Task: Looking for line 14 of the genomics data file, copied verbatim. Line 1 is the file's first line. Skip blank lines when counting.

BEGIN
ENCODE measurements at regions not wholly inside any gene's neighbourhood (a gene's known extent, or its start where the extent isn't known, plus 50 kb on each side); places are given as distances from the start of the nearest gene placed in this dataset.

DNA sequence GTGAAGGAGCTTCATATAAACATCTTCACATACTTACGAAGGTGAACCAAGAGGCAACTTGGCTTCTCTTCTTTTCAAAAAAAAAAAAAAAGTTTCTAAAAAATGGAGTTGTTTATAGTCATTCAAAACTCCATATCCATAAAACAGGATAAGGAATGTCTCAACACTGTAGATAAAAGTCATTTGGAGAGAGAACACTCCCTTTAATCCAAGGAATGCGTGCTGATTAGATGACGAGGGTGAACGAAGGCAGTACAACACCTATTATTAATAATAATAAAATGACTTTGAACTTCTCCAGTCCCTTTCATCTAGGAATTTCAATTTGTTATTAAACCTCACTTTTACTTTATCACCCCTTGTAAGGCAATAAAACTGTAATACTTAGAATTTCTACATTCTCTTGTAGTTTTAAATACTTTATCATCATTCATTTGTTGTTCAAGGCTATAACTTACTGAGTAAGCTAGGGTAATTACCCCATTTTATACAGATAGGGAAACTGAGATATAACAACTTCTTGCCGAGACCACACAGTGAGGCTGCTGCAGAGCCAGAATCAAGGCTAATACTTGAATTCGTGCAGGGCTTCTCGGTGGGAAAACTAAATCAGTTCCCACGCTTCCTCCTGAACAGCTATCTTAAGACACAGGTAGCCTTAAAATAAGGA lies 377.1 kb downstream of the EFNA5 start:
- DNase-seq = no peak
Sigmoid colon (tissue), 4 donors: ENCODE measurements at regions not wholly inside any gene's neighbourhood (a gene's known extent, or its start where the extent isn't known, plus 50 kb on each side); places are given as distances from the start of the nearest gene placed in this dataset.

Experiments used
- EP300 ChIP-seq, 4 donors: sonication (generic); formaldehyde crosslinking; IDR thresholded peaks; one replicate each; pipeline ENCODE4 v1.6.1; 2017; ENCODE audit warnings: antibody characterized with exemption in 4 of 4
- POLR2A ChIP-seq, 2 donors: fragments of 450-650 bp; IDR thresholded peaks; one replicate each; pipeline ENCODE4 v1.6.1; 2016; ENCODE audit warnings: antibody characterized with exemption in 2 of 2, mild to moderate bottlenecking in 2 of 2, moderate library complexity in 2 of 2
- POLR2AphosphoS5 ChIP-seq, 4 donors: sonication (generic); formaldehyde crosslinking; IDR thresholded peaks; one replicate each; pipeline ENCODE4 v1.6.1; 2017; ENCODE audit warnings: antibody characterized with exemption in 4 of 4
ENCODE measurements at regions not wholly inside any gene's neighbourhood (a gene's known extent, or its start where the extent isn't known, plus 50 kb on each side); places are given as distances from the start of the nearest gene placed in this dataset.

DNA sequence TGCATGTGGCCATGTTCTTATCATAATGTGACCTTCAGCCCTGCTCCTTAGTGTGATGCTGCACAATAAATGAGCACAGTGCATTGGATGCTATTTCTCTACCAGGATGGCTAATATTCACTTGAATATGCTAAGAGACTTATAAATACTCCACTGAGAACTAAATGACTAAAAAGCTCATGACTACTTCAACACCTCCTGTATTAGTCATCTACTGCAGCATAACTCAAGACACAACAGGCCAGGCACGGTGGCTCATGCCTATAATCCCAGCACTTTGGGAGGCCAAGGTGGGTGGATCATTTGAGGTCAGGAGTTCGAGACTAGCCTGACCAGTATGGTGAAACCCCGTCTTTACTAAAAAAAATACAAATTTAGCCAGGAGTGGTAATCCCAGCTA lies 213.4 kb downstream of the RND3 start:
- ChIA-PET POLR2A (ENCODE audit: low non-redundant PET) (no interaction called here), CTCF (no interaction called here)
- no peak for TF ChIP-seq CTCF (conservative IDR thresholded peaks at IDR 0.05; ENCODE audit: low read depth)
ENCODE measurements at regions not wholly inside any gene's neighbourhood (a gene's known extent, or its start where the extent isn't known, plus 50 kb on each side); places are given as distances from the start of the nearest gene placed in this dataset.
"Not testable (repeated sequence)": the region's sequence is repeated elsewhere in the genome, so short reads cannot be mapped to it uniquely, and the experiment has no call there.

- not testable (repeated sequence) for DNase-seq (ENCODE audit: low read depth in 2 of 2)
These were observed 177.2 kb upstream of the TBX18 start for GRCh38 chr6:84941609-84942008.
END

"Not testable (repeated sequence)": the region's sequence is repeated elsewhere in the genome, so short reads cannot be mapped to it uniquely, and the experiment has no call there.